September 4, 2010 § Leave a comment
Young people deal better with stress than their older counterparts according to Nancy Pachana of the University of Queensland, Australia. In elderly people under stress “there is more low-level anxiety and depression”. Research on rats found that when put in a stressful situation, after two weeks, older rats had much higher levels of the stress hormone, corticosterone than the younger rats. Also, they showed increased activity in the area of the brain associated with anxiety. This may well be due to the NLP anchoring effect. Anchoring, happens when the unconscious mind is exposed to a highly emotional state, extreme happiness, sadness or stress for instance. At that point, the unconscious mind searches the fice senses for the trigger for this particular emotion and neurologically links it to that trigger. It is then primed for the next time. Essentially we get better at doing the emotional state. That’s great in an evolutionary sense if the sight of a tiger will produce an excellent fight or flight response, but not so good in our daily lives in the office.
Having nurtured this ability to produce a highly tuned stress response over the years, Hirotka Shoji of the National Centre for Geriatrics and Gerontology in Obu, Japan suggests that the brains ability to damp down the release of corticosterone is reduced with age.
Dylan Evans in his book “Placebo” highlights the research on baboons which shows that those males at the bottom of the social hierarchy have thickened blood and exhibit behaviours which look very similar to depression. One theory is that this is a prolonged acute phase response to being constantly kicked and scratched. The continual activation of this acute phase response then becomes a way of life. This may explain why humans who are under constant stress may also be in a constant state of acute phase response with the attendant symptoms of sickness behaviour (depression) and thickened blood. Could this be the reason why people suffering from stress and depression are far more likely to die of a heart attack?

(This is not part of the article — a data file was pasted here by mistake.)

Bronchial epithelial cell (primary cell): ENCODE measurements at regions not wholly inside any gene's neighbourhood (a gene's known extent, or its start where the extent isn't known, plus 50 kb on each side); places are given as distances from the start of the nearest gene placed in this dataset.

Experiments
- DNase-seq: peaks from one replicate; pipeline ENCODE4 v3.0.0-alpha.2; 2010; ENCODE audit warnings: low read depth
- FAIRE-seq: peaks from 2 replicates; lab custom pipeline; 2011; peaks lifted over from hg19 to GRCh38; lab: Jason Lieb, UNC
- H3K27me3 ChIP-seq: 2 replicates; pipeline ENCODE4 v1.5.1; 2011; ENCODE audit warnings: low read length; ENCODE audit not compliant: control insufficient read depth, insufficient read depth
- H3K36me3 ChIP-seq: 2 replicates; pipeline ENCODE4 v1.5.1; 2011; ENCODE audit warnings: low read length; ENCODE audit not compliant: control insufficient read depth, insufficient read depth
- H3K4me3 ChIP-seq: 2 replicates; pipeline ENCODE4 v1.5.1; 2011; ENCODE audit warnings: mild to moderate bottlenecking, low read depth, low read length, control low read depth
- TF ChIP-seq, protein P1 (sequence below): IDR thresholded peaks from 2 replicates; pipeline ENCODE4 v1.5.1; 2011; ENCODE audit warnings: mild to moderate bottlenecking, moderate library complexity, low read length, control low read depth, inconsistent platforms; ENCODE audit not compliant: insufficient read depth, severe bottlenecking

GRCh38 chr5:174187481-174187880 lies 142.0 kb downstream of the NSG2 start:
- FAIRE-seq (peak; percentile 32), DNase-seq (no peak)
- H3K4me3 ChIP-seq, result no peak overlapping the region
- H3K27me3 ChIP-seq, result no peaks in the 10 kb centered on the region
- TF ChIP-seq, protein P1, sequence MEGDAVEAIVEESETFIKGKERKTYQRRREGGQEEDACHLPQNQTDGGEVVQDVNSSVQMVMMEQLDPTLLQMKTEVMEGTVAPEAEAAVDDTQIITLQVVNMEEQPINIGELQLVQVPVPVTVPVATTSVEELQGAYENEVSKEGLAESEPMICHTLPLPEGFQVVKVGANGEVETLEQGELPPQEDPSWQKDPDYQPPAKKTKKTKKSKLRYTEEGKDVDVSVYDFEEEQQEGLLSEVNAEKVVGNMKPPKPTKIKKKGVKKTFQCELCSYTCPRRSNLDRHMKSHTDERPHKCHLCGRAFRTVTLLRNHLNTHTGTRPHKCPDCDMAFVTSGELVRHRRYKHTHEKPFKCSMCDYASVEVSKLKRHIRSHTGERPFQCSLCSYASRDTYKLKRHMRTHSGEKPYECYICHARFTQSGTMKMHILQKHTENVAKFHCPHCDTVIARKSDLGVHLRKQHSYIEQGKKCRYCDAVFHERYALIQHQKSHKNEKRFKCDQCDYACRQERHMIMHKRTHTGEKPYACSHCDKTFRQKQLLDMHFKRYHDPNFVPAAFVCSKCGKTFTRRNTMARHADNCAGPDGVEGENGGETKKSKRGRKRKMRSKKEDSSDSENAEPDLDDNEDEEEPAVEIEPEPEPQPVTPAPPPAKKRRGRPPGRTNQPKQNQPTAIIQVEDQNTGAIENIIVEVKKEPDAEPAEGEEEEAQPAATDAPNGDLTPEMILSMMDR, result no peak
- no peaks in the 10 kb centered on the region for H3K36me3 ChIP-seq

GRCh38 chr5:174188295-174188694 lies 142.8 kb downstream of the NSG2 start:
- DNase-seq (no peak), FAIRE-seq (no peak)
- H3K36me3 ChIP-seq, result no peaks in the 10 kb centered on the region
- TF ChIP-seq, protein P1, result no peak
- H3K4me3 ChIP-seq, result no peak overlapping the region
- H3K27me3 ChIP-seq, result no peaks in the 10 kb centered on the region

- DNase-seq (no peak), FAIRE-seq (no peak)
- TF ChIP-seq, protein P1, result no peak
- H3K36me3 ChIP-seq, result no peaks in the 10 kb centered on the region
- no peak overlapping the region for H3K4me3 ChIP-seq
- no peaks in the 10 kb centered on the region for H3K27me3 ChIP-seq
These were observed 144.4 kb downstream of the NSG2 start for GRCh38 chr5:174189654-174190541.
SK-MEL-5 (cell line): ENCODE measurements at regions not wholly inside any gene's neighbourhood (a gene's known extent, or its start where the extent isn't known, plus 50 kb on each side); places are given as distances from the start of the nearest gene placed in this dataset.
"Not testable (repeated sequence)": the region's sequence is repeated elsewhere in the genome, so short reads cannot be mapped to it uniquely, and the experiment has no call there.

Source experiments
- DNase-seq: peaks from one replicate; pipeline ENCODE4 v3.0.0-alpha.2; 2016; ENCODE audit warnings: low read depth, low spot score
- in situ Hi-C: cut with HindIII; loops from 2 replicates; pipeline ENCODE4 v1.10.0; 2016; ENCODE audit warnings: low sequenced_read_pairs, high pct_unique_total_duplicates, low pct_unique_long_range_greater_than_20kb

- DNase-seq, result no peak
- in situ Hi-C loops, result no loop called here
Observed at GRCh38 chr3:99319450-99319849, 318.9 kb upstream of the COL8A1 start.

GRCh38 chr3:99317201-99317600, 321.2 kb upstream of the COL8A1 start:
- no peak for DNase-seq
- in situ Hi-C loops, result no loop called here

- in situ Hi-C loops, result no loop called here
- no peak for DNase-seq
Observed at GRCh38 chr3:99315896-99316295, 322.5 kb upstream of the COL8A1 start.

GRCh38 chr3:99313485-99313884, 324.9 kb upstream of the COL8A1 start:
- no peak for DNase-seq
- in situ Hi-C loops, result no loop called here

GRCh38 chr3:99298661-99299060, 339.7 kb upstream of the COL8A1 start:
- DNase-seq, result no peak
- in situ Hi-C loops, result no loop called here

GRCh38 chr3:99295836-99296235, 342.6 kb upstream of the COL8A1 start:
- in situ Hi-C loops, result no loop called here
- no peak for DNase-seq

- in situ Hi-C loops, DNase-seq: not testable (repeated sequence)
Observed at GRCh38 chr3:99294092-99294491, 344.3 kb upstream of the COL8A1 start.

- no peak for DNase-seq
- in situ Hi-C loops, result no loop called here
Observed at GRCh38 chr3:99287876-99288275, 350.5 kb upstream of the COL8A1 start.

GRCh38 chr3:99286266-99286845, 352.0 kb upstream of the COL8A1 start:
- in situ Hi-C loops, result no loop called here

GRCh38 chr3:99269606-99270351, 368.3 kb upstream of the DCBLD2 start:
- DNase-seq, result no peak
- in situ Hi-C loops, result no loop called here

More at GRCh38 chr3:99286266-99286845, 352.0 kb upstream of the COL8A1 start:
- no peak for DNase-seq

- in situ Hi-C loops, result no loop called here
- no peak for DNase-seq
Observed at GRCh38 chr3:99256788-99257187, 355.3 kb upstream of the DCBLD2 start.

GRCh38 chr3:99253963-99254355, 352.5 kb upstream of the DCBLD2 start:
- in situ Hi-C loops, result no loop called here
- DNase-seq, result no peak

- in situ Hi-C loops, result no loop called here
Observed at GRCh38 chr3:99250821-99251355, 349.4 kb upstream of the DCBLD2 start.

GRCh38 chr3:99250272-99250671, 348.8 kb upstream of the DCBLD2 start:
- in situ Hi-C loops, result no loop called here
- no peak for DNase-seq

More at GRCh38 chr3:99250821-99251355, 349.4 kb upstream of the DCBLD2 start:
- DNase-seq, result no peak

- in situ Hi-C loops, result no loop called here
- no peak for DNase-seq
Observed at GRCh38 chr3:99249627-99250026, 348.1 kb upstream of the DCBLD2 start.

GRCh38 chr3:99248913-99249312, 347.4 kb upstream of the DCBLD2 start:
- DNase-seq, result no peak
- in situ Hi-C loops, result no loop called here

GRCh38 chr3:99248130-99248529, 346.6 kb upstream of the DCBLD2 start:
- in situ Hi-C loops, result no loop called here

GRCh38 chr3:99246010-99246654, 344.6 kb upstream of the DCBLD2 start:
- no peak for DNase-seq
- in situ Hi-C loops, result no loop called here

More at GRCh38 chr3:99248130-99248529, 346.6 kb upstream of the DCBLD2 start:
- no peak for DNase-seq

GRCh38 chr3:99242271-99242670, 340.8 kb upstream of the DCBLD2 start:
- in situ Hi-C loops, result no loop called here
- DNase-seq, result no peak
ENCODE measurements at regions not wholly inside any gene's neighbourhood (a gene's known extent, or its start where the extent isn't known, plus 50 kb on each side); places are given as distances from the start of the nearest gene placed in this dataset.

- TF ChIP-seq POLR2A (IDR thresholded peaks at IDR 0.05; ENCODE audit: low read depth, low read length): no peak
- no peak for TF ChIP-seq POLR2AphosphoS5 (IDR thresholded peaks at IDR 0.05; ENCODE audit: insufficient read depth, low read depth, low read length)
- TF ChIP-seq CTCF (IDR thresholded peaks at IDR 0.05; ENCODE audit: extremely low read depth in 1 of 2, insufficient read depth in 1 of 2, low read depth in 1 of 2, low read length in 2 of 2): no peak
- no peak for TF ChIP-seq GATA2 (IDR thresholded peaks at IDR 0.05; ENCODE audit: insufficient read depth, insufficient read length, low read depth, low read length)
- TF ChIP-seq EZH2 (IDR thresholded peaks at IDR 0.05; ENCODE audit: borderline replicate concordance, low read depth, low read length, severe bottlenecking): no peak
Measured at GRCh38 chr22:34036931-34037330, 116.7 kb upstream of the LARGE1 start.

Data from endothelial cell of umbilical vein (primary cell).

The importance of decreasing the stress response in our lives must be our mission. If you are still young, to avoid setting up patterns of behaviour and if you are old because you have a reduced ability to deal with it.
For more information about ways to deal with stress –
February 24, 2010 § Leave a comment
If you have little confidence you may recognise this kind of self talk – I really don’t want to meet these people, I don’t know them, they probably wont like me, what if I say something stupid, what if they reject me…. and so on. My goodness your poor unconscious mind. No wonder its terrified. You have just mentally rehearsed a number of scenarios where the evening went terribly. You weren’t just politely ignored, you were wholeheartedly rejected and probably they were extremely rude and told you to your face. The chances are that you have never ever been treated so dreadfully in your adult life, ever. Chances are, you may have been rejected verbally and unkindly in school and that’s when this particular pattern of your behaviour began. However as adults we have grown out of being so blatantly rude in company but our unconscious mind is still that rejected seven year old and hasn’t grown up. That’s because we learn conscious polite social behaviours but do next to no work on our unconscious mind, we let it just run riot, thinking whatever it wants and not reining it in to serve our purposes.